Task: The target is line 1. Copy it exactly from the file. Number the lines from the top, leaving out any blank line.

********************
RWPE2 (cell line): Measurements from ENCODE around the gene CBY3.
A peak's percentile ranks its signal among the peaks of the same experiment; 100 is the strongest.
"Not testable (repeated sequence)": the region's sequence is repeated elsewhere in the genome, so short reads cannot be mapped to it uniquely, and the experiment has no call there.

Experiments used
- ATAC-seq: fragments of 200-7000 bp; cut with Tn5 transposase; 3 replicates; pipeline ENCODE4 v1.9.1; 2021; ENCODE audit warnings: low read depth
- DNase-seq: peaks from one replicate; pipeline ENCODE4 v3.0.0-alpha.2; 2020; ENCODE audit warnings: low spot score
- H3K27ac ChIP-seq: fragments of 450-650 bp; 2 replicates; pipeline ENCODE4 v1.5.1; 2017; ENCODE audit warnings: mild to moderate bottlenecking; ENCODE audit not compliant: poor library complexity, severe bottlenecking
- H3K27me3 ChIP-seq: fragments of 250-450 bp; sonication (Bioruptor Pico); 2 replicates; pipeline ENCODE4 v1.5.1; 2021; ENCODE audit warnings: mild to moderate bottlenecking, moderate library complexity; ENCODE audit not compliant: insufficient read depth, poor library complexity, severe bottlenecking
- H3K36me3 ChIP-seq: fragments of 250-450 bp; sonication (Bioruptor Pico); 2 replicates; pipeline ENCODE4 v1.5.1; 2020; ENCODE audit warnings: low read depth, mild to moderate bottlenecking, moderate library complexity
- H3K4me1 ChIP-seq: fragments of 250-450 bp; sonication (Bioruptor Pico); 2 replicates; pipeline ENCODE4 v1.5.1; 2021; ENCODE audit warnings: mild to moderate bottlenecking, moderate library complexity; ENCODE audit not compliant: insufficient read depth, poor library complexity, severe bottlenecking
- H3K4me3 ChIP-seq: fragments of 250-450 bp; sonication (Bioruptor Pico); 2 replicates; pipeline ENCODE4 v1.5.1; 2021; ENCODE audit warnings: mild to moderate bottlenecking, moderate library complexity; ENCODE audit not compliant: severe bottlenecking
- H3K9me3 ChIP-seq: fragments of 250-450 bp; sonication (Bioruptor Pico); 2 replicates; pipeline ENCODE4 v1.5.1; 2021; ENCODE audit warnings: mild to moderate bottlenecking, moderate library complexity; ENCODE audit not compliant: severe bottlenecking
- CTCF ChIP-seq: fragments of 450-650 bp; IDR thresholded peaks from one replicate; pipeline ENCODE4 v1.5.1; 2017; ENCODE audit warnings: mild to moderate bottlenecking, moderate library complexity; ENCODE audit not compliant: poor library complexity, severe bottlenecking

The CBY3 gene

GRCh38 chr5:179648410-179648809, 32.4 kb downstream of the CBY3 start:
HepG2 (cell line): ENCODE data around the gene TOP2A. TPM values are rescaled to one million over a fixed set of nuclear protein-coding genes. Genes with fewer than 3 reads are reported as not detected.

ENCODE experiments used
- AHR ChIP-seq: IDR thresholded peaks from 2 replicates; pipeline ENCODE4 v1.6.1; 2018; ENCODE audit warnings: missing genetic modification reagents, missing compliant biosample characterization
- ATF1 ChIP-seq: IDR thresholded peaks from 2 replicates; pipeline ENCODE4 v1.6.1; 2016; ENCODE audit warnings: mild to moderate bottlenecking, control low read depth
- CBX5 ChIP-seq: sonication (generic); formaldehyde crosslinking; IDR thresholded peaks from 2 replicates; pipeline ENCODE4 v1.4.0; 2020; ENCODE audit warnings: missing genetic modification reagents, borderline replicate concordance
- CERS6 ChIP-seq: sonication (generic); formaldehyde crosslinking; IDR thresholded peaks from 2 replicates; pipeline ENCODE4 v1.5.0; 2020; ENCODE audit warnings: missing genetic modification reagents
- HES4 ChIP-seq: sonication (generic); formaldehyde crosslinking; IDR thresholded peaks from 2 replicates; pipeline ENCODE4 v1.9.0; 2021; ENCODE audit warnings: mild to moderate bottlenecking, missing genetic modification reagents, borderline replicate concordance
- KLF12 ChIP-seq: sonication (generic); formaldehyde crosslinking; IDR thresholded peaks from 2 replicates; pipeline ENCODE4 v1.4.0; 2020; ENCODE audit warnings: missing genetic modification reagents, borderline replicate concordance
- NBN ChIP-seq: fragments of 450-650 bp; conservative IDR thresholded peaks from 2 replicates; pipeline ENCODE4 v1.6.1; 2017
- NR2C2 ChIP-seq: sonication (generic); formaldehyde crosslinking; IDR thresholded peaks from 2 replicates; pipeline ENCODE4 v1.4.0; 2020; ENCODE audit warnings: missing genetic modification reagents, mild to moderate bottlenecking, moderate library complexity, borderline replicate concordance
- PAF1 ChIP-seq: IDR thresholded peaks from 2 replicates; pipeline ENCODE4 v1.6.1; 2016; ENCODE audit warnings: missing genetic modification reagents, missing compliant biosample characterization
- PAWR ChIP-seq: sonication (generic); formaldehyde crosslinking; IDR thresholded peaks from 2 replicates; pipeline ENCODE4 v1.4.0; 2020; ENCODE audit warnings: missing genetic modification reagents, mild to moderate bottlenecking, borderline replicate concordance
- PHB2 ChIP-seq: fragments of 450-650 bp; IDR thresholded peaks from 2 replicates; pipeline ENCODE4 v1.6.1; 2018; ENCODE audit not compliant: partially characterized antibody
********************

RWPE2 (cell line): Measurements from ENCODE around the gene CBY3.